The world’s oceans face threats on many fronts. Water pollution and air pollution pose significant dangers to oceans and the marine life that call them home, but a much smaller threat is having its own devastating impact on the world’s oceans.

The National Oceanic and Atmospheric Administration acknowledges that not much is yet known about microplastics, which are small pieces of plastic less than five millimeters long. Though much about microplastics remains unknown, researchers do know that these tiny pieces of plastic can be harmful to the oceans and marine life.

Where do microplastics come from? National Geographic reports that microplastics are categorized as primary or secondary. Primary microplastics are tiny particles designed for commercial use and can include microfibers shed from clothing. Microfibers shed from fishing nets are another example of primary microplastics.

Secondary microplastics develop after larger plastic items break down. For example, some microplastics form as plastic water bottles break down, while others are byproducts of the breakdown of plastic bags, such as those used in grocery stores.

Why are microplastics so threatening? It might seem odd that something smaller than five millimeters, or 0.2 inches, can pose such a significant threat to something as vast as the ocean. However, despite their size, microplastics still take thousands of years to decompose. In the meantime, microplastics find their way into everything from plankton, to whales, to the foods we eat, and the water we drink. The NOAA notes that microbeads are a type of microplastic that pass through water filtration systems, ultimately ending up in oceans and even lakes, where they pose a threat to marine life. Microplastics like microbeads have been detected in commercial seafood, meaning that anyone who eats fish could inadvertently and unknowingly be consuming plastic.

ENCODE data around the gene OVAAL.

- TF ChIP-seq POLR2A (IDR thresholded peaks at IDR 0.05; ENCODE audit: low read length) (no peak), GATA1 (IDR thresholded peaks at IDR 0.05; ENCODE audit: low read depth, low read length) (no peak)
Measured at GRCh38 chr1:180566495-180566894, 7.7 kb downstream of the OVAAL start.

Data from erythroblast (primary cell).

Are microplastics dangerous to humans? Anything that poses a threat to the world’s oceans and the marine life that live in those waters is dangerous to humans. Oceans produce more than half of the world’s oxygen, and medicinal products used to fight diseases like cancer also rely on ingredients found in the ocean. Therefore, when the oceans are in danger, so, too, are humans.

The use of plastic microbeads in certain products was banned in the United States in 2015, which reflects the concerns environmentalists and public health officials have about microplastics. And though National Geographic notes that researchers are still uncertain about how consuming microplastics affects the human body, many nations like the United States are erring on the side of caution and increasingly banning the use of microplastics.

Microplastics pose a potentially significant danger to the environment. More information about microplastics can be found at